Barn wood tool caddy show-off ….

So this might just be a shameless brag post, but I had to share. 🙂 Last Winter I made a few of these caddys and they were quick, easy, rewarding and very useful! I have three of them, one for paint supplies, one for extra paper plans and drawings, and one that just looks pretty upstairs.  There are endless uses for these guys … and they are so easy to build! 

Here they are, in all of their glory. They were constructed from local barn wood, salvaged by my husband and I just a few months ago. I took 80 grit sandpaper and hit all the boards on both sides to clean some of the dirt and grime off the surface. A light touch did the trick – without taking all of that beautiful, grey, old weathered look off the wood. The table legs were cleaned and prepped also – and that will be a separate post. 🙂 

Once the wood is ready, I simply cut the bottom and sides down to the same length (checking the width, but since these were salvaged boards, I didn’t want to cut any exposed edges). The larger caddy is 16″ long, and the sides I cut somewhere between 12 and 13″ high, cutting a 45 degree angle off of each corner for a more rustic look. Then fire up the nail gun and go to town! 🙂 

The handles were pre-drilled and then glued and screwed in from the outside of the caddy. Very strong and sturdy – our football-player-sized brother sat on it and it survived. 🙂 Seriously. 

But what you really want are the pictures… so here they are! This set of two were custom made for my sister-in-law. Doesn’t she have good taste? 

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Don’t you just love how OLD they look? We rescued those table legs out of grandma’s basement and gave them new life. There’s nothing more satisfying than giving something beautiful a brand new life! 

~ The Woodworker’s Wife 

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Wood Crates- to stain or not to stain?

So I’ve been having this mental debate with myself for months… should I stain them? Will it really look different? is it worth the extra time and smell? Does anyone else even notice these kinds of things? Or is this just a wood-nerd thing? 🙂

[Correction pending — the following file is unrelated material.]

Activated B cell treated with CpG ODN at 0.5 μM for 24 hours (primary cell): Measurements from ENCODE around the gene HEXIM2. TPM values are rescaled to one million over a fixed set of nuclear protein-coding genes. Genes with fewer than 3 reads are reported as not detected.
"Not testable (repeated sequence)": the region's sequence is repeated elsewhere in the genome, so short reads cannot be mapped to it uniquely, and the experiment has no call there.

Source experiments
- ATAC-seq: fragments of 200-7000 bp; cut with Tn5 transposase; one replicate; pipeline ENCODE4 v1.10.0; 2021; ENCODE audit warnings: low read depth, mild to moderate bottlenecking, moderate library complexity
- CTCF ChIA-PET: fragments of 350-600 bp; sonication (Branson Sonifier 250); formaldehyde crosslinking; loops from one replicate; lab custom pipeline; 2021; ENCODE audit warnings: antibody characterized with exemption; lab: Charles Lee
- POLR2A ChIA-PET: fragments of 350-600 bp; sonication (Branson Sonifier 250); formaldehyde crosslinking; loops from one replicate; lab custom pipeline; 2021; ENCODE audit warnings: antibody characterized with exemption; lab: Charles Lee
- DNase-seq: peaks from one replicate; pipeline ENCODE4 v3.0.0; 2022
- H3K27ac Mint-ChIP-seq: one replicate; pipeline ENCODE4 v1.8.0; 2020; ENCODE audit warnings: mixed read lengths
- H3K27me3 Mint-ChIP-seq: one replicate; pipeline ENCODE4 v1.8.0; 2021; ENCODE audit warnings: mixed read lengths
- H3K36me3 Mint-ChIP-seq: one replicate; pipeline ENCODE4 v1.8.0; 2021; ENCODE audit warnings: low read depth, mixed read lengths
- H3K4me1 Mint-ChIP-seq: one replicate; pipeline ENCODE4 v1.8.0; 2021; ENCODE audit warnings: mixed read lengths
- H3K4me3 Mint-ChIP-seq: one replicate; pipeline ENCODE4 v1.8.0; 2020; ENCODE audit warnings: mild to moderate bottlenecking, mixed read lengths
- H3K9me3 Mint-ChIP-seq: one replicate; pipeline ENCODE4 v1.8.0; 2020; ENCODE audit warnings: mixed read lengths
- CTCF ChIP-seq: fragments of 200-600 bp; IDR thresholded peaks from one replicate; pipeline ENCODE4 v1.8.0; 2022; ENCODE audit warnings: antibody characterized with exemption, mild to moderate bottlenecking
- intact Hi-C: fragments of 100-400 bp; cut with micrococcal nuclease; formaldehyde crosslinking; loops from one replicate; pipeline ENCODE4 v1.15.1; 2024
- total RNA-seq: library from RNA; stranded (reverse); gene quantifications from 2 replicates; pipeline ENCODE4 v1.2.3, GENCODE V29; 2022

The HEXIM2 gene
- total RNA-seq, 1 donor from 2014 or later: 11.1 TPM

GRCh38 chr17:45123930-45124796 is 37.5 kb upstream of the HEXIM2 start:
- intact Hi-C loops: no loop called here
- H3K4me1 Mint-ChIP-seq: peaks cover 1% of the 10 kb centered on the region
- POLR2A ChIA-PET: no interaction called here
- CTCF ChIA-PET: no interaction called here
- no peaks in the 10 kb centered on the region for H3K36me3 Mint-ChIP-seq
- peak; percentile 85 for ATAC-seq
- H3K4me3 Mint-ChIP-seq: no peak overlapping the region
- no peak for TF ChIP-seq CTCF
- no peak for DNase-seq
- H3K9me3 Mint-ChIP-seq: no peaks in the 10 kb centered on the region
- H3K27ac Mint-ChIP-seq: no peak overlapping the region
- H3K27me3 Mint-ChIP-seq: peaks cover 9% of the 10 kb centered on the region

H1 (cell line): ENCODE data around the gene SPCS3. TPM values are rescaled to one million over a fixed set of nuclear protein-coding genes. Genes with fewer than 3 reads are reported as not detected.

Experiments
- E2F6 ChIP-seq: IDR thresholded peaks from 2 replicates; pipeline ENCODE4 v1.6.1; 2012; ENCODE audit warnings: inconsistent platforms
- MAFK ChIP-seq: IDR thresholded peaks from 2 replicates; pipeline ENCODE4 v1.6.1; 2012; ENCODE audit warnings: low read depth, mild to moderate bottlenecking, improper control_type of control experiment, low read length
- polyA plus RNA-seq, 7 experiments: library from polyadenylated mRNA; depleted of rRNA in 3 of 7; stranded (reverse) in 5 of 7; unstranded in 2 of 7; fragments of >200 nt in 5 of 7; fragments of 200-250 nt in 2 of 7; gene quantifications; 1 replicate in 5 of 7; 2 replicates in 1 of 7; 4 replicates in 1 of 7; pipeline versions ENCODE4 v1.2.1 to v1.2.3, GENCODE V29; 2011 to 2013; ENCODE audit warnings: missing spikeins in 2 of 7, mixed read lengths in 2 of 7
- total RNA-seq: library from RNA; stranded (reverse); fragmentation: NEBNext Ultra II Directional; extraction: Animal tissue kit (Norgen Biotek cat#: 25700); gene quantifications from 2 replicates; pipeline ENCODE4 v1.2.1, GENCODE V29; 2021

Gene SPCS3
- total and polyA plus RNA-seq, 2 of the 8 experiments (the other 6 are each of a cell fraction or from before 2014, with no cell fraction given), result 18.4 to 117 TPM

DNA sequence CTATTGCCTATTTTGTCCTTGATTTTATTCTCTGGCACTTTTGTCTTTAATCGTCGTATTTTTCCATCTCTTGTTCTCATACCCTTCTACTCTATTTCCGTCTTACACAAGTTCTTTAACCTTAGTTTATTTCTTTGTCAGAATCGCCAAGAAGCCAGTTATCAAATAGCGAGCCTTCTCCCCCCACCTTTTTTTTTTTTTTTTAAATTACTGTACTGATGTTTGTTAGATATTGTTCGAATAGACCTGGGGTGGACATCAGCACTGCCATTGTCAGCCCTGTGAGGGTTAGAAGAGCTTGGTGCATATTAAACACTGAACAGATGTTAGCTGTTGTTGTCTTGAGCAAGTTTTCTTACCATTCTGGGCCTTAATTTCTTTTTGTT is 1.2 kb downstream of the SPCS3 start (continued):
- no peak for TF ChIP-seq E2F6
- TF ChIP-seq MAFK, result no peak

I decided that it was best just to try it out and see. I have three of our “early” crates that we built last summer, and they are definitely not the prettiest ones we’ve made. On the other hand, they have screw heads exposed and the ends are solid, so they have a very tough, rustic appeal. The problem was that they had stamps on the ends (from the lumber yard, only the slats were reclaimed wood), and some neon orange markings of some kind. Yuck! 

You’ll have to forgive me… my computer is in the shop so I don’t have a “real” before picture, but this is basically what plain, standard pine looks like in it’s natural state:

 

I took the plunge. I love the result!! 

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The ends got sanded with the palm sander until the markings were (mostly) gone. Then I applied a really heavy coat of Minwax Stain (Early American is the color, if you’re wondering). I let the stain sit on the wood while I worked over the rest of the crate – so that when I went back to wipe off the excess, there was hardly anything left to remove. What a difference it makes! 

You don’t have to seal over the stain – it’s a moisture barrier on it’s own. Just be sure to let it dry overnight (or at least 8 hours) before handling and storing things inside. 

I like them so much now they are in the living room, full of books. 🙂 

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What do you think? To stain or not to stain? 

~ The Woodworker’s Wife 

 

Rustic Coat Racks Find a Home.

I just had to share these pictures with you. After making a coat rack for the Fire Station, we made two more for one of the Fireman who is stationed there. He was kind enough to share some pictures of the coats racks in their home. I love it! 

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There’s nothing better than seeing your hard work being enjoyed by a friend, in their home. 🙂 

~ The Woodworker’s Wife 

 

 

Want to buy things you’ve seen on the blog? Our shop is open!

Want to buy things you’ve seen on the blog? Our shop is open!

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I’m here to tell you about our “shop.” More specifically, our “Adoption Shop.” Yes, we are actively seeking to adopt an infant (domestically)! We are so excited – in spite of the mountains of paperwork ahead. 🙂 As a means of helping to pay for our adoption, we’ve opened a shop where you can purchase things that you’ve seen here, on the blog, and all the money will go into our fund. Yep, it’s good for everyone.